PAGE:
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Compost in an apartment

24 March 2023

Of course, you can cultivate your own soil even if you live in an apartment. Let tomato vines, over-flowering geranium flowers and coffee grounds become part of your own cycle within the four walls of your home. Here we suggest two possible methods.  

A broken twig on the tomato plant, a cucumber plant that didn't quite make it and maybe the occasional apple peel. Even if you grow in a small area, you will still have dead plant parts to deal with. It's likely to have some vegetable scraps from the kitchen too, even if you use most of them.

Decorative spice box in the living room. Let your spice cultivation get a boost with the help of nutritious compost that you have created yourself. Photo: Lovisa Back

Many people now have the option of disposing of their green waste in an equally green (or brown) bag, which is taken care of by the waste collection service. It is, of course, better than your organic waste being burned on the landfill, but don't you think it's a shame to give away things that could give great nourishment to your cultivation?

A composter is simply a place for the decomposition of dead material from the plant or animal kingdom. If you like, you can still compost and grow your own soil even if you live five flights up.

Bokashi compost

The Bokashi method means that your organic material (food scraps and dead plant parts) is processed by microorganisms in an oxygen-free environment. Simply put, you ferment your waste in an airtight container before burying it in the ground to turn it into soil. Step one, the fermentation, can easily be done under the sink. Step two, the soil factory, can also be kept indoors but requires a slightly larger box.

It takes between one and a few months from filling your container until you have finished soil. It depends primarily on how warm it is inside. The heat accelerates step two.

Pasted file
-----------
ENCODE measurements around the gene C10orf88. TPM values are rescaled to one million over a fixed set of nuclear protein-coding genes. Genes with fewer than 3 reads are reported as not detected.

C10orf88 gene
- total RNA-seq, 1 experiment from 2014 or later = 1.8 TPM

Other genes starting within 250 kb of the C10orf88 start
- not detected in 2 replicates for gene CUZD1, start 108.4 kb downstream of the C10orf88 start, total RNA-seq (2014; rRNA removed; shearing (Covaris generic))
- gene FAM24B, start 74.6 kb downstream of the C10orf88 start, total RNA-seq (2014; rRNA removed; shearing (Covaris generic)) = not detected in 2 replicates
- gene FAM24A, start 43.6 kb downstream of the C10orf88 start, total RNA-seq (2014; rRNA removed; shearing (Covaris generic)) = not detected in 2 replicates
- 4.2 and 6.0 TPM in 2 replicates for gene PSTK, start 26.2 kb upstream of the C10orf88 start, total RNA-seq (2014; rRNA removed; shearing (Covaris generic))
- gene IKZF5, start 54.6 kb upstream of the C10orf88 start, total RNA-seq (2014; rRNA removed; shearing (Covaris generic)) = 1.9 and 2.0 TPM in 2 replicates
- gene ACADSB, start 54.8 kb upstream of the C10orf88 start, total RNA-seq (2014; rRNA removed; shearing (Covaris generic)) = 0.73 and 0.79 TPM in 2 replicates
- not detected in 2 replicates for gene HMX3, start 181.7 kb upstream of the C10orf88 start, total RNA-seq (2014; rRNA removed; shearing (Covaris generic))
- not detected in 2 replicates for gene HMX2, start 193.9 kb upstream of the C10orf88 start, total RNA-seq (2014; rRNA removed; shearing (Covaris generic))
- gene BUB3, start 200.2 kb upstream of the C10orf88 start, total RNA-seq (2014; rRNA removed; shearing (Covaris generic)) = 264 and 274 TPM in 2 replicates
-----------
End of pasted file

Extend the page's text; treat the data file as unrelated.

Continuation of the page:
Withered tulips break down in the composter. In a bokashi composter, you speed up the decomposition process by sprinkling in a special mix. Photo: Lovisa Back

Worm compost

In a worm compost, the worms do the work of turning your food scraps into soil. If you are handy, there are plenty of instructions on how to build your own worm compost. There are also ready-made worm compost solutions for the urban grower.

A worm compost can be kept both indoors and outdoors (for example on a balcony). A well-kept composter neither smells nor attracts ants or flies. Indoors, particular care may be needed to avoid such problems. Outdoors, the container needs to be well insulated for the worms to survive.

A worm composter that's up and running can turn your food scraps into ready-to-use soil in a month. In the beginning, however, you should allow a few months for your small soil factory to get up and running.

Grow box on the roof garden overflowing with green leaves. With your own compost, you keep a circular approach to your roof garden. Photo: Lovisa Back

Other composting methods

In a warm composter, food waste and dead plants are broken down by bacteria and fungi under high heat. It is important that the container is insulated and without large holes. In a garden composter, the temperature is not as high and worms also help to break down plant parts and garden waste. A garden composter does not need to be very dense and can effectively just be a pile on the lawn. These two types of compost are best suited for outdoor use.

Permission from the local authority

In some local authorities, you must report that you are starting a composter for household waste. You may also need a permit. Check with them before you get started.